Hantakalis, it’s time for a hiatusGiven all that’s happening, Hantakali is prudently refraining from going out to review any restaurants this week and is instead looking back on a year of eating.
Sitting at a restaurant in Durbar Marg this week, I was finding it hard to reconcile with what I was doing. Should I critique the dish sitting in front of me, for all its faults and triumphs, or would that just be folly at a time of distress?
The place where I was eating was relatively deserted; less than a handful of people were there. That didn’t mean I didn’t sense concern. There was a cloud of uncertainty hovering over the restaurant.
When governments around the world are asking people to self-distance, avoid crowds and congregation, would it be right for this restaurant critic to promote eating out? Would it also be fair to judge restaurants, their food and ambience when most places are half-empty, staff are worried and everyone is on edge?
Covid-19 has taken the world captive. It has closed borders, confined people to their homes and arrested the public’s attention. We are all waiting with bated breath, wondering when or how the issue might be dealt with. And during times like these, there are few things we know for certain—except, of course, the general health advice we should all be following.
That health advice affects the restaurant industry heavily. While on the front end, there’s the problem of crowds, which poses a risk to customers and house staff, at the back, there’s the issue of health and safety. There are many restaurants in the valley that follow scrupulous sanitation measures, but many more that don’t. Washing and sanitising hands; avoiding touching the eyes, nose and mouth; seeking medical attention as soon as symptoms appear—these are all things that we cannot fully trust will be done.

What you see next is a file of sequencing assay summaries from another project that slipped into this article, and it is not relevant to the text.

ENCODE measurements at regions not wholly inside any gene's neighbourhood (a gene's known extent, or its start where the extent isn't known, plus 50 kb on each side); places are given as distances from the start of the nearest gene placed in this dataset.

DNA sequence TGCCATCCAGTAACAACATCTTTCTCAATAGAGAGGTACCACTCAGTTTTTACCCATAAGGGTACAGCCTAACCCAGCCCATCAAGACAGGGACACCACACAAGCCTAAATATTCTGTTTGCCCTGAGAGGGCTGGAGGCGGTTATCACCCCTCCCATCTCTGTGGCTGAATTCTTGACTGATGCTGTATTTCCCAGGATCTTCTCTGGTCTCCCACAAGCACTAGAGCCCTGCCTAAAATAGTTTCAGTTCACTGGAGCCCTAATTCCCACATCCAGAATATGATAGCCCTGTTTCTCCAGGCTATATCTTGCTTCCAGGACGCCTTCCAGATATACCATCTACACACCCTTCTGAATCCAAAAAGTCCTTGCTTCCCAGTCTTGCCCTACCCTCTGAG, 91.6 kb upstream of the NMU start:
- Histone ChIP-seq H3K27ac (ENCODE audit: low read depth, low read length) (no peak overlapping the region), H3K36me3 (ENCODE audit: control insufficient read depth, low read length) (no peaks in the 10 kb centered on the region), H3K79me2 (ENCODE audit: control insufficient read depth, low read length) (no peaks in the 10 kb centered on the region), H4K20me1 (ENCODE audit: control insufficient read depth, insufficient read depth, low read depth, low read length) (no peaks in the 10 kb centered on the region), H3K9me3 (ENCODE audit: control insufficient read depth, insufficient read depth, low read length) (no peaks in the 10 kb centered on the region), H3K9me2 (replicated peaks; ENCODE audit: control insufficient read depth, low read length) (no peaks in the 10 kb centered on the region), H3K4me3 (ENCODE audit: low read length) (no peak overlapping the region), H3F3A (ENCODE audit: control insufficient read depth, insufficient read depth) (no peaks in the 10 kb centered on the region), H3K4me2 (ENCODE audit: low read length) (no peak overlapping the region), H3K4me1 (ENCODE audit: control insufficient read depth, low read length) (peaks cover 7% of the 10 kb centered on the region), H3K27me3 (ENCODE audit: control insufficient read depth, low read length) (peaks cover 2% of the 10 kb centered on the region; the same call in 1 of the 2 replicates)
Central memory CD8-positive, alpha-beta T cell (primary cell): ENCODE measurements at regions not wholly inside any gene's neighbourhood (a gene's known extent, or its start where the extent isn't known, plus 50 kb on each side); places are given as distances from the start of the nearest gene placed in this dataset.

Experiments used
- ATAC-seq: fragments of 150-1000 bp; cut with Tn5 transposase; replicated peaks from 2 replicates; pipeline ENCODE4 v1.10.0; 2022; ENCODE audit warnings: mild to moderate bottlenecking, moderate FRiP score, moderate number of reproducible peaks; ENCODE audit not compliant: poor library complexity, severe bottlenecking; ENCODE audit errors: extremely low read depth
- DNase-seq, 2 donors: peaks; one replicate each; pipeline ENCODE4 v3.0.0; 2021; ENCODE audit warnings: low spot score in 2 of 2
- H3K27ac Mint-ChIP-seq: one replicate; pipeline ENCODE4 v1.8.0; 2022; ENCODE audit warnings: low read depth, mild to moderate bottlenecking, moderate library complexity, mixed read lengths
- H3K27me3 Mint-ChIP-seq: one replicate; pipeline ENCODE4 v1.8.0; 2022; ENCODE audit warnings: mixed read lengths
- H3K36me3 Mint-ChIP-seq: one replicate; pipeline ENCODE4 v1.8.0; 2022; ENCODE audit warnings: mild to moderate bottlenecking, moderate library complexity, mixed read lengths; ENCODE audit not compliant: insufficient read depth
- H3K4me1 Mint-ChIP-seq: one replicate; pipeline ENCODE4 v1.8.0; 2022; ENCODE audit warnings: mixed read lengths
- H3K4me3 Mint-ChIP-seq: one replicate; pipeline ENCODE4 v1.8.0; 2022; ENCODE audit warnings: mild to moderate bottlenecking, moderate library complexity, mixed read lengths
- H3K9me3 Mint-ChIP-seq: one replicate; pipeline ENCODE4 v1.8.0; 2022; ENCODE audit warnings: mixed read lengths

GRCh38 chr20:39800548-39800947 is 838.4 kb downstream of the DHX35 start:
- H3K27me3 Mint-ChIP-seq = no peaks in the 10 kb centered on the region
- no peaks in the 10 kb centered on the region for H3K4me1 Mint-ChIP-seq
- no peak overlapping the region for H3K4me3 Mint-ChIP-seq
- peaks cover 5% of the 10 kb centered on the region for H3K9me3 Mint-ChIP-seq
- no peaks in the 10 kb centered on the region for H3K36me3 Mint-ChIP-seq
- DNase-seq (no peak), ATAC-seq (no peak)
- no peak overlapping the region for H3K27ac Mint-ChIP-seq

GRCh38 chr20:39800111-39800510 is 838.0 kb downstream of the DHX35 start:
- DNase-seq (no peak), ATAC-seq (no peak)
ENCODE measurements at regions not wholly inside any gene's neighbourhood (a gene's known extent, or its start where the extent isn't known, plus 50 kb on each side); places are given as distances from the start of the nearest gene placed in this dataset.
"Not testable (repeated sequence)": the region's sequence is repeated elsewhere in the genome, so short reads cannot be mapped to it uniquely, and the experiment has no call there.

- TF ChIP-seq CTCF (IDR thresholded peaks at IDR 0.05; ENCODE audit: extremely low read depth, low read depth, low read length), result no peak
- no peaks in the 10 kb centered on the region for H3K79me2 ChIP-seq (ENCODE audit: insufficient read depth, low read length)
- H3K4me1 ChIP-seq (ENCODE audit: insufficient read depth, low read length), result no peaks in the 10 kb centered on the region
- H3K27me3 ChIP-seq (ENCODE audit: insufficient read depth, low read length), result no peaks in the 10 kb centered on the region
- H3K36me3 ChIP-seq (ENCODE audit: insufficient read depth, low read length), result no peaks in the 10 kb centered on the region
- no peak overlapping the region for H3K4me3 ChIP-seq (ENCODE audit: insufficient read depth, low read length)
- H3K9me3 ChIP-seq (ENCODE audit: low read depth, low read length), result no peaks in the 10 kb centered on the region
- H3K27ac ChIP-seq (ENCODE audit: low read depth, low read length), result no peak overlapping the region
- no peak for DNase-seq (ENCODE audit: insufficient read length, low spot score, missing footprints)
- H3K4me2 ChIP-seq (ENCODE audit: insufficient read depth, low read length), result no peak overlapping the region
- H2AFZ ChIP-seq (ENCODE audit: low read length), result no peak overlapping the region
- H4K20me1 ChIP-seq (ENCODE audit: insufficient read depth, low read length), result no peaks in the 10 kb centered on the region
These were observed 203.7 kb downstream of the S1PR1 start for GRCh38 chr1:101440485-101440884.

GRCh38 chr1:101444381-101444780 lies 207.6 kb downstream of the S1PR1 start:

Right now, like many, this Hantakali is slightly scared and slightly unreasonable about how this is affecting and will affect Nepal. Am I trying to be an alarmist? No. But the Post believes in being responsible, especially when it comes to a public health risk. Reviewing restaurants and promoting people congregating over food in public places right now feels misguided.
This week, Hantakali is going on hiatus but I do not want the country’s restaurant industry to suffer any more than it already is. Thamel is struggling, hotels and restaurants in other parts of the country are too, and there’s no end in sight. That said, there are plenty of restaurants that provide delivery services, and certain services that cater to take-out eaters across the country. But, as a word of precaution, we urge our readership to only seek delivery from restaurants they trust and urge the restaurant industry to remain vigilant when it comes to staff and customer welfare.
While it’s a coincidence, but certainly not serendipitous, this temporary change comes a week after Hantakali’s first anniversary. Over the past year, there have been some great meals, but no five-star restaurants. And there have been plenty of bad ones. Here are some of the highlights from the past year.
There’s no doubt this place is a slovenly spot, but the succulent buffalo hock was enough to drop me into a drunken stupor. Gelatinous, ghoulish and finger-licking, the foot was hard to keep out of my mouth. The other dishes were nice too, but the biryani was a massively salty let-down. This place was a highlight because it was a surprise, and reiterated the importance of not judging books by their covers. More often than not, my friends, ugly is delicious.
I sought out this restaurant for so long, waiting and wondering what it would be like, that I never ended up going to its original iteration. By the time I actually mustered the moxy to go, the doors had shut at Pyongyang Arirang. A few months later, it opened up furtively in a different avatar, as Himalayan Soje. The food was actually alright, and an interesting experience, gathering two stars. The highlights were the sweet potato noodles and the seriously succulent sausage. But that restaurant, like its predecessor, also surreptitiously closed not long after my visit.
Vietnamese cuisine is insanely light and refreshing. At it’s best, it punches well above its weight as a style of food. It has several influences, and it’s a complex cuisine shrouded in simplicity. Pho99 in Jhamsikhel is one of the few restaurants in Nepal to actually get things pretty close to right with its pho. This was one of less than a handful of restaurants to be awarded four stars for its food. Its ambience too is quaint and homely. To quote myself: “there’s some perfection, certainly some dishes that are lacking too, but the restaurant is consistently satisfying.”